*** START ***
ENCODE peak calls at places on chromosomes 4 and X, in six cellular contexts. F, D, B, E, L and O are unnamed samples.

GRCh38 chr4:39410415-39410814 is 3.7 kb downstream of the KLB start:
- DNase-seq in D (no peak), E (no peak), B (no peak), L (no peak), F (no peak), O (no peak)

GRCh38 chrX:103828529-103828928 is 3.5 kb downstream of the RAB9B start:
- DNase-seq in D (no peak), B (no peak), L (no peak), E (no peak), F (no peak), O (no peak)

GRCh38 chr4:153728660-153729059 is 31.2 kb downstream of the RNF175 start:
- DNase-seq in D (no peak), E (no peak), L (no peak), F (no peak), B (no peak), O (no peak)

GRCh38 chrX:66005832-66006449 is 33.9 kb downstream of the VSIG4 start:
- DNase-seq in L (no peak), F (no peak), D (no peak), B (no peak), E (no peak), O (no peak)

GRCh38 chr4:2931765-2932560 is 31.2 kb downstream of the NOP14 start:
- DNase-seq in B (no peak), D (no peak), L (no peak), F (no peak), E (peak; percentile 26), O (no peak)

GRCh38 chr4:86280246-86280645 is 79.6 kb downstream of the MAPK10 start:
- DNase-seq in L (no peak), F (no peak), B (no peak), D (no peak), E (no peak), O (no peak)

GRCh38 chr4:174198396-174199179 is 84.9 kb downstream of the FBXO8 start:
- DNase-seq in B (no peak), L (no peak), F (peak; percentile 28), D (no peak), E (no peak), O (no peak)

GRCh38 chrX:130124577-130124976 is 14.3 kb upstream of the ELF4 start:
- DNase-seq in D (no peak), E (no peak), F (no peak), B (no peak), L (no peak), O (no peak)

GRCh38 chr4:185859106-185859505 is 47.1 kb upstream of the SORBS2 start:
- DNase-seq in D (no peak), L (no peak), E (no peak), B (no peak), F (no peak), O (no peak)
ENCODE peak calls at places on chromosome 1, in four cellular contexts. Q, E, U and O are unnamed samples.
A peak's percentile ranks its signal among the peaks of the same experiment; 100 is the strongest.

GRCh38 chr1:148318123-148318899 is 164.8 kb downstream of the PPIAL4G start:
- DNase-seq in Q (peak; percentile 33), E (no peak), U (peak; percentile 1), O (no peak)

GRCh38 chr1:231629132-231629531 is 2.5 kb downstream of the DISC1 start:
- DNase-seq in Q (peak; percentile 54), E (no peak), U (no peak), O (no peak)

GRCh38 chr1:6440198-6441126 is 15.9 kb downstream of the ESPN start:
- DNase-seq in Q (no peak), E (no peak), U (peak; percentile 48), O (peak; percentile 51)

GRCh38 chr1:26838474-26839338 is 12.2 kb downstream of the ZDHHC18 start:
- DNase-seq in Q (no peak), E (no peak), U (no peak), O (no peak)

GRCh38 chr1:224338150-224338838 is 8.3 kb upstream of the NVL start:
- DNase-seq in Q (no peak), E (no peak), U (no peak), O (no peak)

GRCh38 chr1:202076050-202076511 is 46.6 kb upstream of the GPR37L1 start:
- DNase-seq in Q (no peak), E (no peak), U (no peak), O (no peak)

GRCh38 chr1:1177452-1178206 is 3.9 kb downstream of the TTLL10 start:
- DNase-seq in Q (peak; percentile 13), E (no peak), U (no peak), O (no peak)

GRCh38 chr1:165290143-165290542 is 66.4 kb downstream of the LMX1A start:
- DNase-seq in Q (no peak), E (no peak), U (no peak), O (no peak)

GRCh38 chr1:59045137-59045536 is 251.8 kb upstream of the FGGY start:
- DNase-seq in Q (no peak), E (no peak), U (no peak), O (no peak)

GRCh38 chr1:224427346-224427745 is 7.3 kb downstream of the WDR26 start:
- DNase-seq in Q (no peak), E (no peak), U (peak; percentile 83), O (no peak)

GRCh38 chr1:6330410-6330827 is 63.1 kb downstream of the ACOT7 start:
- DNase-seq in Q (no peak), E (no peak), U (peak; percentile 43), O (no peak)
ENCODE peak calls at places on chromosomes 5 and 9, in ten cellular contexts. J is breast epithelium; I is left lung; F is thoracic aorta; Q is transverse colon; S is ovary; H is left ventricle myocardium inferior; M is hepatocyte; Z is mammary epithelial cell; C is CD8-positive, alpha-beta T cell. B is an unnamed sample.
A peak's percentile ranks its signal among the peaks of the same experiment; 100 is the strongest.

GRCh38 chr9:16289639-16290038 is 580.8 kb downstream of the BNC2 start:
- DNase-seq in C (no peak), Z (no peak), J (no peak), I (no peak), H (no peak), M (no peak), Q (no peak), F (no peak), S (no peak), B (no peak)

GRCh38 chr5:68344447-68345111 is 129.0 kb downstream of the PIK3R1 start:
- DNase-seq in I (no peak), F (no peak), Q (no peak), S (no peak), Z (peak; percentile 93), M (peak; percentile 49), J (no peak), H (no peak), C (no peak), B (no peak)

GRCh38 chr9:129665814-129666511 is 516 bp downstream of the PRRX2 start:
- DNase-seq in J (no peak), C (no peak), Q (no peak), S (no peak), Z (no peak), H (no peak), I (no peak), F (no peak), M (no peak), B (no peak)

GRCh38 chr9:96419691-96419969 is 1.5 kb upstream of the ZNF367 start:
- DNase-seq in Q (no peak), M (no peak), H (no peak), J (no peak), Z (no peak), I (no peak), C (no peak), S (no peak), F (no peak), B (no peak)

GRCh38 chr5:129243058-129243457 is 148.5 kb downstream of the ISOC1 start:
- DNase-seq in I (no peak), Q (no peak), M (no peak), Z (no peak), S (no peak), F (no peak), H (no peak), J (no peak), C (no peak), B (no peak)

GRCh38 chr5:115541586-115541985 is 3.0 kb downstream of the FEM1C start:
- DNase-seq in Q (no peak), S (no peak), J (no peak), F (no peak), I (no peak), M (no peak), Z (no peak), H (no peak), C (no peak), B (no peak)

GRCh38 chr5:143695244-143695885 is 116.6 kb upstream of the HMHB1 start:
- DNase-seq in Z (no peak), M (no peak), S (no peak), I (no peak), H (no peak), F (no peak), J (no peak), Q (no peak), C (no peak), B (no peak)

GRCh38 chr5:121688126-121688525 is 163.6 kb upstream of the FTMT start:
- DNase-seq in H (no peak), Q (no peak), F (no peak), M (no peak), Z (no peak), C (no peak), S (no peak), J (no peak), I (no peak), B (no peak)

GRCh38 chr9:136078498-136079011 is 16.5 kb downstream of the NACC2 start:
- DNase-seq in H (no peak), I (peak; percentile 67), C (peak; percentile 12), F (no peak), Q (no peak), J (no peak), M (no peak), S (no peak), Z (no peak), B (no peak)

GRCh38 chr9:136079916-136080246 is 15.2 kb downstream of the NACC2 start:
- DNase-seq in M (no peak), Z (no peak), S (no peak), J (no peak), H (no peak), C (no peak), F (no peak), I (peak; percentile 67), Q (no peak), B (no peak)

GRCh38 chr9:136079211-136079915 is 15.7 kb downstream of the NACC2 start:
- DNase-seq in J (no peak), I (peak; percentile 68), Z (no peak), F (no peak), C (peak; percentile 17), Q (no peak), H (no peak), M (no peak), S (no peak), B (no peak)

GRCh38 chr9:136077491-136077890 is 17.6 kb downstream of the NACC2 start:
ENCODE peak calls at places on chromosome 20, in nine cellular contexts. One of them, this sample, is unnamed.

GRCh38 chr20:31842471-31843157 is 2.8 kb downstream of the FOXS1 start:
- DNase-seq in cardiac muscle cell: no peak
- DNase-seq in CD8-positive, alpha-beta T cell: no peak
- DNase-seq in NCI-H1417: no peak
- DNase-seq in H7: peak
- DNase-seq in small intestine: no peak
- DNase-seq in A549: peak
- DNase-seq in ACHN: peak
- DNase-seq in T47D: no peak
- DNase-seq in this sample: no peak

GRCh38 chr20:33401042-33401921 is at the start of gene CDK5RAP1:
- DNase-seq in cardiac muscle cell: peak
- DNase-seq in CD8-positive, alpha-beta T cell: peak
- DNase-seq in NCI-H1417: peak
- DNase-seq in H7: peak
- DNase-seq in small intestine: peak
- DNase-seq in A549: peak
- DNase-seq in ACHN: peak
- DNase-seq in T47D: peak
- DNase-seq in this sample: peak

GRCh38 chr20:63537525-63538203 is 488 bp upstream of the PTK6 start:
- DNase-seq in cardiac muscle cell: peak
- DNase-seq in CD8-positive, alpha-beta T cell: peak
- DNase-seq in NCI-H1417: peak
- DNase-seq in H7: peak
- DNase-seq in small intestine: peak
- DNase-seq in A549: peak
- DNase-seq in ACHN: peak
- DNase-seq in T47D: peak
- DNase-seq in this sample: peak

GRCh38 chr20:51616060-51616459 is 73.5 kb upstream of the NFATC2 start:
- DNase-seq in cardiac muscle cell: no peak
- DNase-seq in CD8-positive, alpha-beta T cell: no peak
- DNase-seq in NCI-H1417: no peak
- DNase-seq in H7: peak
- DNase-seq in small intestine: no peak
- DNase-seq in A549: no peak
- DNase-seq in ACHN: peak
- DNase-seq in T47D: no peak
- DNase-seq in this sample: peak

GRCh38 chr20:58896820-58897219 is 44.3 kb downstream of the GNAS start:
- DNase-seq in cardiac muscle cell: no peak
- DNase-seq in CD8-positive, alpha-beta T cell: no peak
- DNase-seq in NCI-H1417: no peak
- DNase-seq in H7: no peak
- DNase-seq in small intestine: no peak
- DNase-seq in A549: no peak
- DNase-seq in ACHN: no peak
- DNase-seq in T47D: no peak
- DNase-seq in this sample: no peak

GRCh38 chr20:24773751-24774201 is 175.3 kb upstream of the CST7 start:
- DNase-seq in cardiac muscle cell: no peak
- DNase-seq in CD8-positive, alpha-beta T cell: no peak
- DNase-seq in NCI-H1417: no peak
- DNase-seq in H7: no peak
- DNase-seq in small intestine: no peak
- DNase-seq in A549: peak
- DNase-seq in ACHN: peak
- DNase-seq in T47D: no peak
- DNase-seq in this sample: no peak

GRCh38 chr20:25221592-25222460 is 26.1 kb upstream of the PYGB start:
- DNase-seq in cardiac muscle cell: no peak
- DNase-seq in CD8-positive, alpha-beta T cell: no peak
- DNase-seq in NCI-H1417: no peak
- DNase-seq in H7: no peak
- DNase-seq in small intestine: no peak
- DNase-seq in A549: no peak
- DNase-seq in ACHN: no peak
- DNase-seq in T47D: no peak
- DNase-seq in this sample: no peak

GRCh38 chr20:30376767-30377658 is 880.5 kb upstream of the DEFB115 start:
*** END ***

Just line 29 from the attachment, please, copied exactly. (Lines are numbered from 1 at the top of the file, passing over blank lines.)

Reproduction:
- DNase-seq in Q (no peak), E (no peak), U (no peak), O (no peak)